There have been many opinions shared on the likelihood of GDPR still applying if the UK leaves the EU. However, the ICO has been very clear that even if the UK were to leave with a no-deal Brexit in place, the Government intend to incorporate the GDPR into UK law.
After all, it would become more difficult to trade with the EU if GDPR still needs to be complied with, as well as a potential further UK data protection law. It's also worth noting that GDPR sits alongside the Data Protection Act 2018 which shows how GDPR works in the UK. With this in mind, the Data Protection Act 2018 is likely to be the vehicle that enshrines GDPR post Brexit.
So is GDPR a force for good? Here's why we agree it is...
GDPR has brought our Data Protection regulations up to date, with the previous law dating back to 1998, some 20 years before. Since this time, we have seen a significant change in the data landscape and given the technologies that we now employ, a new data protection regulation was rightly required.
Don’t forget that GDPR compliance isn’t an end point, it is an ongoing journey which requires ongoing evaluation. At TwentyCi, we have retained our small working group which we formed back in 2016 to ensure that we keep GDPR at the forefront of everything that we do.
Non-compliance with GDPR is not just about potential fines, it’s also about your business reputation and the damage that this would create in the event of a incident.
The new ePrivacy Regulation is on the horizon. This is set to modernise the existing ePrivacy Directive of 2002 (amended 2009) and to replace the 2003 Privacy and Electronic Communications Regulations (PECR). The original aim was for this to come into force at the same time as the GDPR, but it was not ready and is currently still not in its final form with exact timings remain unknown. We do know however, that it will affect electronic marketing communications, tracking technologies, security and more. The Data Protection Network has posted a recent update on the topic here.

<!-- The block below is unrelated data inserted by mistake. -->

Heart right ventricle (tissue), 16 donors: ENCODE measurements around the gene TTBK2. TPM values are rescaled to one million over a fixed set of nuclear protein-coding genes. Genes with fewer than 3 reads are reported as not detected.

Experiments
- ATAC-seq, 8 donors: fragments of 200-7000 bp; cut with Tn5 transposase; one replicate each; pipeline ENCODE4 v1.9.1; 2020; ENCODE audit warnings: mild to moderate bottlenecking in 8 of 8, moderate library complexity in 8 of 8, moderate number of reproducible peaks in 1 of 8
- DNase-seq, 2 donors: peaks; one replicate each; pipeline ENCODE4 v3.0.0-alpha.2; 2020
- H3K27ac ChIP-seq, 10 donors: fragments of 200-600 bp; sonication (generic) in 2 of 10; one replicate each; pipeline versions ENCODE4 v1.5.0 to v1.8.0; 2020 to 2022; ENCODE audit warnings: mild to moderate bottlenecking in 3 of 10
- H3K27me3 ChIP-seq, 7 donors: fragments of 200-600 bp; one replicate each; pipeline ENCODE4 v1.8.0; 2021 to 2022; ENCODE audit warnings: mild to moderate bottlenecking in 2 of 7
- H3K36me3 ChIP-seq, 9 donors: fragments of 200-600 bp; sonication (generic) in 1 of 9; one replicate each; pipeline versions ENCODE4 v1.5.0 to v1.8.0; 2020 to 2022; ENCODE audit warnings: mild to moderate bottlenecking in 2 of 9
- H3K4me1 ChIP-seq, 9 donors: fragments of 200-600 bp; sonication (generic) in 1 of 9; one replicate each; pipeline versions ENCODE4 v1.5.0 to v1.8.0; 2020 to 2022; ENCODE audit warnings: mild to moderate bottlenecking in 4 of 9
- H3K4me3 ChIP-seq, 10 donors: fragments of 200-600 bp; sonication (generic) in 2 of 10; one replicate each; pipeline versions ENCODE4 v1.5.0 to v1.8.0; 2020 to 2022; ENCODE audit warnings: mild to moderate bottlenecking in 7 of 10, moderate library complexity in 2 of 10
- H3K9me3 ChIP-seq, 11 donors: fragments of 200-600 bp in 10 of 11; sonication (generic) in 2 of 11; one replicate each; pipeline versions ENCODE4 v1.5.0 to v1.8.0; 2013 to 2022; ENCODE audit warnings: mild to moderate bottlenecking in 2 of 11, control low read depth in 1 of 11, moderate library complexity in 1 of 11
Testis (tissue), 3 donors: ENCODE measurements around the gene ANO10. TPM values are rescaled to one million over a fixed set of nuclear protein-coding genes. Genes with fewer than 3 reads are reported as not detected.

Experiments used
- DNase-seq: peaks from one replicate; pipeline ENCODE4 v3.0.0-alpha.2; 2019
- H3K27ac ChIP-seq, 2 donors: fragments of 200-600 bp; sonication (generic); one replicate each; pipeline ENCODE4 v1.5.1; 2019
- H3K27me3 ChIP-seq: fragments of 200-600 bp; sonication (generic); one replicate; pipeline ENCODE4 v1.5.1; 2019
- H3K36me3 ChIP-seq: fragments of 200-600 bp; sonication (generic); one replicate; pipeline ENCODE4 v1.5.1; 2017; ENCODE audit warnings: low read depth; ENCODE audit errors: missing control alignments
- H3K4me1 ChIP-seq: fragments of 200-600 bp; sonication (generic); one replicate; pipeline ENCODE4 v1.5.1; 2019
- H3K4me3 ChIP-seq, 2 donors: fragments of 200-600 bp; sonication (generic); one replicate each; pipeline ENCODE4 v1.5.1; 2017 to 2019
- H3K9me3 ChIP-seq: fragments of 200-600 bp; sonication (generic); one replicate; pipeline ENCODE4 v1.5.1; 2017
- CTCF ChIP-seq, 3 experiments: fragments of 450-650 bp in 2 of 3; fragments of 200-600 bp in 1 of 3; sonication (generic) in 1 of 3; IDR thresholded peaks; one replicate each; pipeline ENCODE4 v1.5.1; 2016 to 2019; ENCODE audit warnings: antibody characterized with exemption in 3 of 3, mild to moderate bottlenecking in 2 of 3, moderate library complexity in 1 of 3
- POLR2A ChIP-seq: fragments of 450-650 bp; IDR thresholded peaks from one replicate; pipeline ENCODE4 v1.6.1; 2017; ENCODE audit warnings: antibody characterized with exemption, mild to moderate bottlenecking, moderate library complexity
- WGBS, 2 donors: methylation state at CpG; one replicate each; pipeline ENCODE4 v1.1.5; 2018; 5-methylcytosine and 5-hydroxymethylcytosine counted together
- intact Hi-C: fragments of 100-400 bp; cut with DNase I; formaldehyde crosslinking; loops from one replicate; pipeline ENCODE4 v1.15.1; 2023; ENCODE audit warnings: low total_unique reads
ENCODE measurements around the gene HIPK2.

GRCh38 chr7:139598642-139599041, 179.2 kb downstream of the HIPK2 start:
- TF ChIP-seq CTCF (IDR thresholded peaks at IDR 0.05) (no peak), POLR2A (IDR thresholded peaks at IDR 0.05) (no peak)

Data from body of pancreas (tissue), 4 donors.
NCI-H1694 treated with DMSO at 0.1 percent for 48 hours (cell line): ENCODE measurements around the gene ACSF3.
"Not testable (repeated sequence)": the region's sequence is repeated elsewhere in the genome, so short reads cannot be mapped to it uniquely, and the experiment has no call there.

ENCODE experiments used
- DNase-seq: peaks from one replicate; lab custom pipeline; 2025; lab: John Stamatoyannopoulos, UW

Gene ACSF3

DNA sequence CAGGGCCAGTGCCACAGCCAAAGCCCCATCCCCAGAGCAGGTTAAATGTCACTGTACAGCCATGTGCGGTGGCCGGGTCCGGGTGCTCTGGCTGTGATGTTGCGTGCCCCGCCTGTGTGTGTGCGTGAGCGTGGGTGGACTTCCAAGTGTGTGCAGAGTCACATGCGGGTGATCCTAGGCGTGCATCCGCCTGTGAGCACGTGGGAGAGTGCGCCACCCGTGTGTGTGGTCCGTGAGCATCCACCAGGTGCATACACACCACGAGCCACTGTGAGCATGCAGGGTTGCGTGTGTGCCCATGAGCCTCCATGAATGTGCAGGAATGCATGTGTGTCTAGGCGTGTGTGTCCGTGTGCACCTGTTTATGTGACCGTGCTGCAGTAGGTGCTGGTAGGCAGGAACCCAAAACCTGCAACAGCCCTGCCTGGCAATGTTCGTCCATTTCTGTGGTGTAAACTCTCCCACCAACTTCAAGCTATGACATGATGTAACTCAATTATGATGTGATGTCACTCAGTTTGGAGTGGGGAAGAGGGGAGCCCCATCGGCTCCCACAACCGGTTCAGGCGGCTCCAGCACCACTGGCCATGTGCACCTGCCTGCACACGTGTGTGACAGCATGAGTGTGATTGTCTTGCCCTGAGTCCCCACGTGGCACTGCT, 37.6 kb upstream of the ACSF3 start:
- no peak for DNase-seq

However, Brexit could potentially impact ePrivacy. As posted by the DMA in February, in the event of a no-deal Brexit where the final text has not been agreed, the UK could decide to diverge in ePrivacy. This however would make it difficult for us to trade with the EU, so whilst possible it would seem an unlikely eventuality - without it we will not be likely to achieve equivalency with Europe.
As Colin Bradshaw our Data Protection Officer adds: "The new data protection legislation passes power and control back to where it belongs; the data subject or consumer. Other people’s data is personal property, it is our privilege to work with it, not our right”.
We'll be keeping an eye on both of these resources for further updates.
The information provided here is our views of the GDPR. It does not constitute legal advice and our views may change as the Information Commissioners Office publishes more guidance. You should consider taking your own legal advice as you see appropriate.
For any specific GDPR questions, please contact our GDPR team at firstname.lastname@example.org or call us on 01908 829300.